• Choose vendors that are flexible on payment terms.
  • Prioritize invoices according to their due dates to avoid the strain on cash flow that may come from paying every bill immediately.
  • Prioritize credit card bills both by due dates and interest rates. Pay the cards with the highest interest rate first, then work your way down.
  • Take advantage of trade discounts when you have excess cash.
  • Use less costly forms of credit, such as low-interest bank loans, especially if you need to carry a balance.
  • Establish multi-person sign-offs for expense claims, overtime, check writing and payroll to bring accountability to the spending process.
  • Reconcile daily so you know where you stand when prioritizing payments.

 

5. Lease equipment instead of buying

  • Managing a monthly payment instead of making a large upfront purchase minimizes short-term impact to cash flow.
  • Leasing instead of buying helps you avoid having to upgrade or resell existing purchased equipment.
  • Avoiding commitment to long-term ownership allows you to upgrade or change equipment based on needs and customer demands.

 

Get help from your banker

Small business owners often don’t realize the resources available to them at their financial institutions. Your small business banker can help you with both short-term and big-picture planning. If your business experiences a shortfall, your banker is likely to have many ideas to help you find a solution.

 

Strategically tapping financing can help businesses weather seasonal downturns or periods of low revenue. Options for small businesses include revolving credit (such as credit cards and lines of credit) and term loans for a fixed amount, any of which can be either secured by collateral or unsecured. The right fit for the business will depend on the amount needed and whether the need is short-term or ongoing. For a more detailed overview of how these choices differ, see “Financing options for small businesses.”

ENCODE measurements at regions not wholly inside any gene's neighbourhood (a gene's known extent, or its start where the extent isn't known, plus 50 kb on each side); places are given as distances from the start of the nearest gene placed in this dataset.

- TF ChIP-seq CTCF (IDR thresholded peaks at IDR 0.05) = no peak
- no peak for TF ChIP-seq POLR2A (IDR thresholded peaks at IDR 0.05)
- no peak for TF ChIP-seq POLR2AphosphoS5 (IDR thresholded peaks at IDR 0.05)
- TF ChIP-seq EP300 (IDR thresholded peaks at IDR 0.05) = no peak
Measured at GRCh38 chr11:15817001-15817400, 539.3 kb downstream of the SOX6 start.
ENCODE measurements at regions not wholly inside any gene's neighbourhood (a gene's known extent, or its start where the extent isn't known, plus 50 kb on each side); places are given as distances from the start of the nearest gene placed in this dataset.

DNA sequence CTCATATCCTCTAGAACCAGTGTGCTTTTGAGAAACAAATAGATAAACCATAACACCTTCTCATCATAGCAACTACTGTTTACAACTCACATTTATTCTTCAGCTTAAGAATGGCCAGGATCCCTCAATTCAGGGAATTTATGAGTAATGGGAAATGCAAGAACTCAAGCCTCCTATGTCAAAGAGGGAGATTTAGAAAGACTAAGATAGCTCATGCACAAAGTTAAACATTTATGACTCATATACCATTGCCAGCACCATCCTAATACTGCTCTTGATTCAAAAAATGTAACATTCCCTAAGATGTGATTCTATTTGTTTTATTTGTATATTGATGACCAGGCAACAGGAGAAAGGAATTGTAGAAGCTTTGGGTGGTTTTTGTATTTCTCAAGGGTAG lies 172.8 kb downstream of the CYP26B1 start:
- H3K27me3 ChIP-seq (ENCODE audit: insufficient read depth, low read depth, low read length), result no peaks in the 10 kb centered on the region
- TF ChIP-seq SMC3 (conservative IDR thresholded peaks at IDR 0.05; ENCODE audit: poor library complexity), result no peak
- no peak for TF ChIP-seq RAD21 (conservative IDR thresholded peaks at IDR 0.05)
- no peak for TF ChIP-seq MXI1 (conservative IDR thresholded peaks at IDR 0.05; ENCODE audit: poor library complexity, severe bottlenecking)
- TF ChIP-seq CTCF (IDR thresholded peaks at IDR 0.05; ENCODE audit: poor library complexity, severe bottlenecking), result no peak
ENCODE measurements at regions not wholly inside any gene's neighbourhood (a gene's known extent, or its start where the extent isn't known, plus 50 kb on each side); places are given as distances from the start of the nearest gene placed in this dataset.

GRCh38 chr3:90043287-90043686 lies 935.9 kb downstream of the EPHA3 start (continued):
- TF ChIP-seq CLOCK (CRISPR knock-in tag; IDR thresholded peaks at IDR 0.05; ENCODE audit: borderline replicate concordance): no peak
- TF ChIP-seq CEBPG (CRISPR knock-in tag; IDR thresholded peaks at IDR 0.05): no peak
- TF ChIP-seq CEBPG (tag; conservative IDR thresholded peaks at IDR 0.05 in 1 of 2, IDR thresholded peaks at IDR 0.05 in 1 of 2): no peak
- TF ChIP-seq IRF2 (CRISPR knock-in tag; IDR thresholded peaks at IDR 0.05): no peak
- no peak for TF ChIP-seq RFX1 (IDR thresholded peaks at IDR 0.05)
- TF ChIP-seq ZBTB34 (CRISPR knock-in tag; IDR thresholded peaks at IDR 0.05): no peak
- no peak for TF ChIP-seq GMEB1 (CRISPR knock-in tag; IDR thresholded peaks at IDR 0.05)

Cash flow glossary: Six terms you should know

The amount of revenue necessary to cover the total fixed and variable expenses incurred during a specific period. This is the point where business losses end and profits can begin.

 

The pace at which spending is outpacing revenue in a given period of time, usually month over month.

 

The amount of time it takes to convert investments in inventory into cash from sales. It’s a way to measure how long (in days, usually) each dollar put into the business is tied up in production and sales, before it is converted into cash.

 

The amount of money entering and exiting a business, showing how much cash is on hand at any given time.

 

When a business’s expenses exceed the revenue it generates.

 

When a business generates more revenue than it spends on salary, rent, inventory and other expenses.

 

1Only Small Business clients who are enrolling into Business Advantage 360, Bank of America’s small business online banking platform, for the first time, or existing Small Business clients who have never enrolled in Bill Pay, are eligible for Payments and Invoicing. Clients with an existing Bill Pay account are not eligible.